Do I need life insurance if I’m single?

If you’re living the single, life you might wonder if life insurance is necessary. Here we take a look at the circumstances that could make it worthwhile. 

If you’re living the single, life you might wonder if life insurance is necessary. Here we take a look at the circumstances that could make it worthwhile. 

Debbie Thompson
Life insurance expert
7
minute read
Do you know someone who could benefit from this article?
Posted 5 JULY 2021

Why take out life insurance?

Getting married, moving in together or starting a family can be a cue for many people to consider taking out life insurance. But what if you don’t have a partner? There are still reasons you might want to think about life insurance. For example, you may be single, but still have dependents.

Roughly eight million people in the UK live alone. Some of them have dependents who they don’t share a home with, but could still be financially affected by their death. Here’s what to consider.

Cover for younger people

Although you might not have a partner now, that may change in the future. This is why it might be worth considering life insurance while you’re still a little younger as the younger you are the cheaper life insurance tends to be – even if you don’t yet have any dependants.

A level term policy could cover you for a set number of years, during which you might get married and have children. But before you buy a policy, check the terms and conditions to make sure the premium is fixed – so you’ll be paying the lower rate throughout – thanks to your young age at the start of the policy.

Life insurance for single parents

As a solo parent, your children might be completely reliant on you financially. Having life insurance can give you peace of mind that they’d have some protection if anything happened to you. Typically, life insurance pays out a lump sum, which could cover things like the mortgage and outstanding debts and bills. Or it could be used for future expenses, giving your children some financial security.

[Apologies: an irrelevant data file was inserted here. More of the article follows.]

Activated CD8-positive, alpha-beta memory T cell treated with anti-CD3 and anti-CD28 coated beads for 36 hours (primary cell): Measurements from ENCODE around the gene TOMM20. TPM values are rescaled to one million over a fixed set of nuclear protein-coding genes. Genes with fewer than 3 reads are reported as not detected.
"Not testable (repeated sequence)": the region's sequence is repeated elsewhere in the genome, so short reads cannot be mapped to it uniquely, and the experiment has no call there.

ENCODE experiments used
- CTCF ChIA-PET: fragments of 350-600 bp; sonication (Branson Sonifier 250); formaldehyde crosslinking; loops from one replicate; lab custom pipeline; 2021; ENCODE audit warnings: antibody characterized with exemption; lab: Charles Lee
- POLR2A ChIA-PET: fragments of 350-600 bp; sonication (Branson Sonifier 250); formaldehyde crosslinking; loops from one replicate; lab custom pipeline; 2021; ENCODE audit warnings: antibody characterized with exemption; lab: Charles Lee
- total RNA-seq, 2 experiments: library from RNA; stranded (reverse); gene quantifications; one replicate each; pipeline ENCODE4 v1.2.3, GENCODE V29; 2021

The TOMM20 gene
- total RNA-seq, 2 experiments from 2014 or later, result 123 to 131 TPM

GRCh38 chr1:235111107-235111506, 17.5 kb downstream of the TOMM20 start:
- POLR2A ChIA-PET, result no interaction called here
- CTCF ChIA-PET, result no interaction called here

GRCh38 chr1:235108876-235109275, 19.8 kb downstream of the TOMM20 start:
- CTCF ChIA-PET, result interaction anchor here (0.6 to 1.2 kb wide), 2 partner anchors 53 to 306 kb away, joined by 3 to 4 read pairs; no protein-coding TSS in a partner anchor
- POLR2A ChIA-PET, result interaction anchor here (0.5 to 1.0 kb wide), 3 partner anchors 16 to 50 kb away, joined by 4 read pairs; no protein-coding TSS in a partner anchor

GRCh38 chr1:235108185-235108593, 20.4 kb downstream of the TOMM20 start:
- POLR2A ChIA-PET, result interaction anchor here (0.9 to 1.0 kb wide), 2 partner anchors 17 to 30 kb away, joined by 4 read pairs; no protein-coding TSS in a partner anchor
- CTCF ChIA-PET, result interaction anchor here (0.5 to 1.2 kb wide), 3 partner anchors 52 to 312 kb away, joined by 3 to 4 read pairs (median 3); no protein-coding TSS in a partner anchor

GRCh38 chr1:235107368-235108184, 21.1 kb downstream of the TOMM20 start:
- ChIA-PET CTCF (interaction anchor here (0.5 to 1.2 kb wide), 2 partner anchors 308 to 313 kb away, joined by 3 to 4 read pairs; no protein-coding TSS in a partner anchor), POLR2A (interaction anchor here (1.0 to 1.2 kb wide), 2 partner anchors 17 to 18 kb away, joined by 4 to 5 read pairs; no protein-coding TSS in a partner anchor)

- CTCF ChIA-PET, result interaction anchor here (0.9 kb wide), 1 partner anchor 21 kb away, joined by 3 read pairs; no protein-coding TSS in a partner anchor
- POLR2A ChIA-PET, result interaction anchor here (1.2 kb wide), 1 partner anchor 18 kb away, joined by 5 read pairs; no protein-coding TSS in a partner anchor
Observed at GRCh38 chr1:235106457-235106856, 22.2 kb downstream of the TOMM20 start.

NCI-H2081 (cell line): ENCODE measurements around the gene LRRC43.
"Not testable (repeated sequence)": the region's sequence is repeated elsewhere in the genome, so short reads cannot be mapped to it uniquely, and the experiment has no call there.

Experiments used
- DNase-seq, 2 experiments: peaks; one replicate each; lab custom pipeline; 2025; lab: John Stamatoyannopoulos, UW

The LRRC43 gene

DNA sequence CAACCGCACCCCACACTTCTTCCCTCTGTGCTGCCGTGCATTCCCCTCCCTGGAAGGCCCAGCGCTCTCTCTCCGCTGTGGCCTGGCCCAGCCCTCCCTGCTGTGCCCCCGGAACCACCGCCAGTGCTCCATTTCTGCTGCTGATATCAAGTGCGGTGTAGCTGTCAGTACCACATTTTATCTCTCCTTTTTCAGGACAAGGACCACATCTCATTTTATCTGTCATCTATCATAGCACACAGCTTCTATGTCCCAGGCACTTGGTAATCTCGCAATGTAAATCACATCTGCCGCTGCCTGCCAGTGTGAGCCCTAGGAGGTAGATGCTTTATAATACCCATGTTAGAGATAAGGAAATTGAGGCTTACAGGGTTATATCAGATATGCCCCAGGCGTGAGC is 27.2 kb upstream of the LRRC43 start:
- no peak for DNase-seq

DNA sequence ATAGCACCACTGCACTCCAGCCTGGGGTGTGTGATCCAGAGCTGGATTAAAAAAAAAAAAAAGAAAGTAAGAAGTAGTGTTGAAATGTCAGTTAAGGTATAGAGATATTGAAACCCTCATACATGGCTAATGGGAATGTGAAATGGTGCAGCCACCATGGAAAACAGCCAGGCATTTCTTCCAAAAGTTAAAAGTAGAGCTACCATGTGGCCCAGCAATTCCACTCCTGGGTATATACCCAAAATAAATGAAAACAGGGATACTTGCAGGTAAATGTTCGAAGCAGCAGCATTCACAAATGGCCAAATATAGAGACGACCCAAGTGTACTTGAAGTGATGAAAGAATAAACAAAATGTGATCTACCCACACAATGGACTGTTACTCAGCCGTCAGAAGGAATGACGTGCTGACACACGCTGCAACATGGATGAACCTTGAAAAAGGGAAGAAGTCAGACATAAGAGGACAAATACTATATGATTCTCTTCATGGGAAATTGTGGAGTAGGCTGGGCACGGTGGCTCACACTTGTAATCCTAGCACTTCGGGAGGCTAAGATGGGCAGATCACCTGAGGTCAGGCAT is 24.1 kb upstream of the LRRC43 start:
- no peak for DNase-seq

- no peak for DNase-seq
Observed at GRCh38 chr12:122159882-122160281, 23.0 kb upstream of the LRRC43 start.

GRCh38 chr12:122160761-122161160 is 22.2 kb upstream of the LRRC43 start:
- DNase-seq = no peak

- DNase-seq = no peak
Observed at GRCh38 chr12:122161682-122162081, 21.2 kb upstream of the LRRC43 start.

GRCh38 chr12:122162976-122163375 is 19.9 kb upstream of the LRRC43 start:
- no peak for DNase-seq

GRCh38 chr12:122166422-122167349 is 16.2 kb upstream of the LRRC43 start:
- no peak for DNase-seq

Life insurance for people living with friends 

High property prices and economic uncertainty mean that many young people are struggling to save for a mortgage deposit and get their first foot on the property ladder. No surprise then, that some young people opt to buy a home with friends as a way of making it more affordable. If you own a home with a friend or a relative, you’ll need to think about how your share of the mortgage would be paid if you were to die, or if you’re suddenly unable to work because of illness.

Life insurance could cover your mortgage payments, while critical illness cover could provide you with a pay-out if you fall ill with one of the conditions outlined in your policy. Always check your policy’s terms and conditions to see what is and isn’t included.

Life insurance for carers

It’s not just partners and kids that depend on you. If you’re caring for elderly or disabled parents or relatives, they might suffer financially if you were to die. The lump-sum paid out by a life insurance policy could help relieve some of this burden.

Covering funeral costs

Knowing your funeral costs could be covered can be a big relief for you and your loved ones, who won’t be stuck with a hefty bill. Consider that even the most basic funeral could cost around £4,100.

If you don’t think you need life insurance, you can buy funeral insurance as a standalone policy.

Leaving a legacy

Even if no one is financially dependent on you, you might want to leave your assets to loved ones or a charity when you die. Life insurance can help pay off your mortgage, so your beneficiaries can inherit your property.

Whole of life cover can be used to cover inheritance tax. But you need to make sure the policy is written in trust, to keep the pay-out separate from your estate. That can help avoid having inheritance tax deducted from life insurance pay-outs.

Under UK law, if your estate – what you leave when you die – is valued at more than £325,000, your beneficiaries might have to pay 40% inheritance tax. The threshold may seem like a large sum, but if you take property, savings and other assets you might have into account, it’s possible that the value of your estate could easily go over that.